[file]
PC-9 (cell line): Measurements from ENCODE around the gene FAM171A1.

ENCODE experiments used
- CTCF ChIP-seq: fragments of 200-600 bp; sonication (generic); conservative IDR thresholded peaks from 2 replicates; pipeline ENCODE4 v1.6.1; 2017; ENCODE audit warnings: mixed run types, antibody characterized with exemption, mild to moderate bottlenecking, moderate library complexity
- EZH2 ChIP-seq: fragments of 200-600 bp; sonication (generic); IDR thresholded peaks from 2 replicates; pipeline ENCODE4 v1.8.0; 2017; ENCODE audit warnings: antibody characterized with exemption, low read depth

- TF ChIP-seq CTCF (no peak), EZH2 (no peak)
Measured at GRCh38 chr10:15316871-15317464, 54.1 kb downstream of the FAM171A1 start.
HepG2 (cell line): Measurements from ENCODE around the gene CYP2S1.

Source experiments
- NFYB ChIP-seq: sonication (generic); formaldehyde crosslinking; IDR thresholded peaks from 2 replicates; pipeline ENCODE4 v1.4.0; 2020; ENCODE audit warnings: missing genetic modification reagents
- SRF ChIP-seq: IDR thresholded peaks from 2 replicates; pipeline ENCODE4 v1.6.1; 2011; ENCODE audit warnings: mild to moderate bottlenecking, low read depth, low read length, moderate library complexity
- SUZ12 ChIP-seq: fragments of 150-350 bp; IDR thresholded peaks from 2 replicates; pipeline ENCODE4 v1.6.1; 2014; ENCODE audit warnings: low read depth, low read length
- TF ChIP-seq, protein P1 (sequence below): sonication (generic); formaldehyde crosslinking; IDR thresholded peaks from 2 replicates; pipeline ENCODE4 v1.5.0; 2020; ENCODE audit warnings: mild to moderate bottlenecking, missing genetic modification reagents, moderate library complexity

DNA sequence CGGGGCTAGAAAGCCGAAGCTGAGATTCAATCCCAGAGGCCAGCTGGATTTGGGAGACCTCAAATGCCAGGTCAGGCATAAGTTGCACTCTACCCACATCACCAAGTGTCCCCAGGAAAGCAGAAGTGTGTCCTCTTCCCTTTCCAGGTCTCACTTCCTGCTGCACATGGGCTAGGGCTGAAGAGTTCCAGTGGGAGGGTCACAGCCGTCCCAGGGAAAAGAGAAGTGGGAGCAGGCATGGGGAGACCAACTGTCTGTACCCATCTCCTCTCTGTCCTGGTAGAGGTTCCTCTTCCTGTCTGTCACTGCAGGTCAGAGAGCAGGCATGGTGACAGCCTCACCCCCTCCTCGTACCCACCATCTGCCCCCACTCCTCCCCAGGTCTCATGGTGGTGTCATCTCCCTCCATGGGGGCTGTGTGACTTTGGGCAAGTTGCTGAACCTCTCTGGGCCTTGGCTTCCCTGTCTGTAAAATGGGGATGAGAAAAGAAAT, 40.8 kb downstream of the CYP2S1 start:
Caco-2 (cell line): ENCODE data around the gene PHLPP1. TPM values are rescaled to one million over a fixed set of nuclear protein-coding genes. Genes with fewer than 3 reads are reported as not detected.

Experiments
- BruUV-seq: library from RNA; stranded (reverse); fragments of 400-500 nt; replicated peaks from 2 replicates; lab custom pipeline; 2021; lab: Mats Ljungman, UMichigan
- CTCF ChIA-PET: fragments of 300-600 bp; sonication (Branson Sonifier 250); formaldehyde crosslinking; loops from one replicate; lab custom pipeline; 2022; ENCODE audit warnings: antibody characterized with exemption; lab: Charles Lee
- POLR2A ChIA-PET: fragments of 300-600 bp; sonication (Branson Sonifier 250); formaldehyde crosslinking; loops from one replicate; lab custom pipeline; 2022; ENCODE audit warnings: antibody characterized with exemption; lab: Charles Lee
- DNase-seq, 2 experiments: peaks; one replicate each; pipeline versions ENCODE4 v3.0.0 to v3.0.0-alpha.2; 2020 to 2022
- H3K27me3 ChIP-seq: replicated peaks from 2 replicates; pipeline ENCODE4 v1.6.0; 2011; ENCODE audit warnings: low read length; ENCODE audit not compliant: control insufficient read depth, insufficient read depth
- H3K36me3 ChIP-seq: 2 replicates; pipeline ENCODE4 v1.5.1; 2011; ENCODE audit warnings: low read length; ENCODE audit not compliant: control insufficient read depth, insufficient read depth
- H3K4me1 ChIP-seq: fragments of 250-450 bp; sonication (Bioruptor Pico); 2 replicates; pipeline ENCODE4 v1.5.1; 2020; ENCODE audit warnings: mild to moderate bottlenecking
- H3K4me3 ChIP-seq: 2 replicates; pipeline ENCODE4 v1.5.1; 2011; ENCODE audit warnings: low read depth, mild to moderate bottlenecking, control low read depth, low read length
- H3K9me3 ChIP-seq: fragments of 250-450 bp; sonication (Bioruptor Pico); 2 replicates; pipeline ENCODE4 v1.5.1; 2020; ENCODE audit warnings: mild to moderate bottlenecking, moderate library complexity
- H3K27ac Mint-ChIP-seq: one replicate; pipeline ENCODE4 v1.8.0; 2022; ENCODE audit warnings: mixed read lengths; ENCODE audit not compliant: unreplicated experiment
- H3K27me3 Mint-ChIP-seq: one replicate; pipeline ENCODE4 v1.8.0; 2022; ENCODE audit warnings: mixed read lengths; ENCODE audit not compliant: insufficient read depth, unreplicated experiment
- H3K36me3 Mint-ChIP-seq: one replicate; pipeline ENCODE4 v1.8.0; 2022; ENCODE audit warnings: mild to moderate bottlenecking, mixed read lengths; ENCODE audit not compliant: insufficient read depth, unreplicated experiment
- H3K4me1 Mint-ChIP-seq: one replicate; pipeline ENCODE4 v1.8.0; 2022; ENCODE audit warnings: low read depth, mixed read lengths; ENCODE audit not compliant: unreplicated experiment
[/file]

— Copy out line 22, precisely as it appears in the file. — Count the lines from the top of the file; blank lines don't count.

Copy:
- H3K4me1 ChIP-seq: fragments of 250-450 bp; sonication (Bioruptor Pico); 2 replicates; pipeline ENCODE4 v1.5.1; 2020; ENCODE audit warnings: mild to moderate bottlenecking